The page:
In Godot, a node is a fundamental building block for creating games and applications. Each node serves as an individual element that can perform a variety of functions, hold data, or represent a component within the scene tree.
Here's a basic rundown of nodes in Godot:
Scene Tree Structure: Godot's scene system is built around a hierarchy of nodes. The scene tree represents this hierarchy where nodes can have multiple children but only one parent, except the root node which has no parent.
Types of Nodes: There are many types of nodes available in Godot, each with its unique properties and purposes. For example, a
Sprite node is used to display 2D images, while a
RigidBody2D node applies physics to objects in 2D space.
Inheritance and Customization: Nodes can inherit from other nodes, allowing for customization and extension of functionality. You can create custom nodes by scripting or combining existing ones.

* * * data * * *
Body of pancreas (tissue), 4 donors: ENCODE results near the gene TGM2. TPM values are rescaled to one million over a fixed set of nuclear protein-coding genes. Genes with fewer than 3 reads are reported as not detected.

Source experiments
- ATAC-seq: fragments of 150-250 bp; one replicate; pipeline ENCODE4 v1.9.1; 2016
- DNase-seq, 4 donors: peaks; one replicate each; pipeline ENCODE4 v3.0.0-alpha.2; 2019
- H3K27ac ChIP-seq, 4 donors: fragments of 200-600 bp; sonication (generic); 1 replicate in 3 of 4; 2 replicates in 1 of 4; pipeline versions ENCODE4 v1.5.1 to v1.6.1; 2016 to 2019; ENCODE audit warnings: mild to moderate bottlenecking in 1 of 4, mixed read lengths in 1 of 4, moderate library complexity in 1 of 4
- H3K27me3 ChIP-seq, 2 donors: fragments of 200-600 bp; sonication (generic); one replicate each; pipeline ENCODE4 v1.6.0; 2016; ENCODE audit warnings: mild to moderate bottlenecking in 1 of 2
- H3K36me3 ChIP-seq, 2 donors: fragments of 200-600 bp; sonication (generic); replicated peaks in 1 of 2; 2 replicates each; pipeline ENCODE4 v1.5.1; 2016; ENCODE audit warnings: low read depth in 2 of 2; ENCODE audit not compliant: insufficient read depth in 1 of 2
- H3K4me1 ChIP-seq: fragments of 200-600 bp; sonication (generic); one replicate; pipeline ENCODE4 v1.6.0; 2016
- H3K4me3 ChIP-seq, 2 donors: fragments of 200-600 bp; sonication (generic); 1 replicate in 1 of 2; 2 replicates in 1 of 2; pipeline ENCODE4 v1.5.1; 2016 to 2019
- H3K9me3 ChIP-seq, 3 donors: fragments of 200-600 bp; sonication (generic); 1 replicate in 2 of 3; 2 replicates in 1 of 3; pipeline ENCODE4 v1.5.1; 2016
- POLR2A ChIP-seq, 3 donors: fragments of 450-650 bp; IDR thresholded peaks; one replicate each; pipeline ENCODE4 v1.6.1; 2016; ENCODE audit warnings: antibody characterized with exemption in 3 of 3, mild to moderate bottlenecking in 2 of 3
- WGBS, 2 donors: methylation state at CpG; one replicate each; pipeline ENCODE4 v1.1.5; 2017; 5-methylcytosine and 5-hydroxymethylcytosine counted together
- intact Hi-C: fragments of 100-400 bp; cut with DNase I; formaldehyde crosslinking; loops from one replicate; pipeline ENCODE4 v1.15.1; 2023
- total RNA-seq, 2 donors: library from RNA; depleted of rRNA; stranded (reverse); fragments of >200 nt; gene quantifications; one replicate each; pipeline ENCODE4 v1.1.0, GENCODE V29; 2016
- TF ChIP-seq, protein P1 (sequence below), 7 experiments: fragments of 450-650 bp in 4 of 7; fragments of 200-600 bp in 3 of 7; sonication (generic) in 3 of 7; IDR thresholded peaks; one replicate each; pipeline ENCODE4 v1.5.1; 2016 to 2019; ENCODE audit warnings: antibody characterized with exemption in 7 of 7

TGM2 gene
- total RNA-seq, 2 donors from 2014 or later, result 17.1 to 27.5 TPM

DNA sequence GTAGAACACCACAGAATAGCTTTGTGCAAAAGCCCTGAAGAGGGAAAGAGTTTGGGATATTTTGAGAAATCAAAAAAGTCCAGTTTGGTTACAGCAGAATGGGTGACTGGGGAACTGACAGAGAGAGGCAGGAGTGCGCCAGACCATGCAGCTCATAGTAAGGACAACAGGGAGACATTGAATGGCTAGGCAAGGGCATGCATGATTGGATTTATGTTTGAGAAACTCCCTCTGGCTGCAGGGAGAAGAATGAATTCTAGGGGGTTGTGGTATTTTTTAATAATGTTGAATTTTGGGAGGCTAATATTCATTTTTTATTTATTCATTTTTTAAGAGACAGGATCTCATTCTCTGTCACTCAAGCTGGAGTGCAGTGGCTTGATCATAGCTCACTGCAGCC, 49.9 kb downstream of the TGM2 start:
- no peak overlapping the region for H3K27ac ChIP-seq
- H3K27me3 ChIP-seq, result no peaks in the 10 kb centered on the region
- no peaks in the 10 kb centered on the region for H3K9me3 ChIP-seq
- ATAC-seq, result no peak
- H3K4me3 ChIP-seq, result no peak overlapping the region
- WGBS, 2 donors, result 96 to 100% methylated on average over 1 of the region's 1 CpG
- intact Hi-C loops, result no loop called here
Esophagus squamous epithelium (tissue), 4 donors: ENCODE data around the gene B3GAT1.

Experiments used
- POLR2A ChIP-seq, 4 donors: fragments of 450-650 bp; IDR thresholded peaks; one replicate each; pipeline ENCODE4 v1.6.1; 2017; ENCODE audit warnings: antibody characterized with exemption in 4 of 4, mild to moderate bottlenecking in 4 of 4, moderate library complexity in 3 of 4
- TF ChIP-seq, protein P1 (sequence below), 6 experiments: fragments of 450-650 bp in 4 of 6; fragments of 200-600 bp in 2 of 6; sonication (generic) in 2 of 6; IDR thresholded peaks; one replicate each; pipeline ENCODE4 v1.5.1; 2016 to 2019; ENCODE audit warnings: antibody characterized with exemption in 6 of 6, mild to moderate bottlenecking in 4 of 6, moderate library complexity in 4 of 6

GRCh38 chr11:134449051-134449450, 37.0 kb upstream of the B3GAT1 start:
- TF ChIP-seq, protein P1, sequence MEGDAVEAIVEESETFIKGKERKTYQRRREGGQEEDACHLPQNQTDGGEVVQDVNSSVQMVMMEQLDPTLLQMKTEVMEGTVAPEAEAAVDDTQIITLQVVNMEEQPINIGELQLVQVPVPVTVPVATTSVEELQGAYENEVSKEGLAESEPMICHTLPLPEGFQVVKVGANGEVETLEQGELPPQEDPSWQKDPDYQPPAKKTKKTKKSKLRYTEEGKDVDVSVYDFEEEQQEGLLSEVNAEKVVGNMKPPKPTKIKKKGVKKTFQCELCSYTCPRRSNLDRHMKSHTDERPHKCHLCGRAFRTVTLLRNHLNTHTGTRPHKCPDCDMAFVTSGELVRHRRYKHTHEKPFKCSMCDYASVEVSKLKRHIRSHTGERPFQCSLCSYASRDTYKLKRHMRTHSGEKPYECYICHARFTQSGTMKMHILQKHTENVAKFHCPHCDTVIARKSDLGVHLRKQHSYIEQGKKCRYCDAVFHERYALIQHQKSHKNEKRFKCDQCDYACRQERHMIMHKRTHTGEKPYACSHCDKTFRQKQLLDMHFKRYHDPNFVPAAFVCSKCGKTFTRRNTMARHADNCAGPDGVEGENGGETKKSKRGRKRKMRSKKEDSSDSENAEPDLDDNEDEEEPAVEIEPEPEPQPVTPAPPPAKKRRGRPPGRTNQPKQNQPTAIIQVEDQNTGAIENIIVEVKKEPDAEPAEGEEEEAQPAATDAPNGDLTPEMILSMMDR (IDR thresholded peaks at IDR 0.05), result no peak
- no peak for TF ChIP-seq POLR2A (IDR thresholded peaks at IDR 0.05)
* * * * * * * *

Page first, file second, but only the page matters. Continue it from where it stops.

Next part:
Signals and Groups: Nodes can emit signals when certain events occur and can be added to groups for easy referencing and batch operations.
Scripts and GDScript: Attaching scripts to nodes is how you give them custom behavior. Using GDScript, Godot's native scripting language, you can define how a node reacts to input, manipulates other nodes, or communicates with its environment.
Here's a simple code example showing how you might add a child node to a parent node using GDScript:
Understanding nodes and how they interact is essential for working effectively with Godot. Each game or application you create in Godot will typically be structured as a collection of interlinked nodes forming a scene tree, which becomes the blueprint of your project's content and behavior.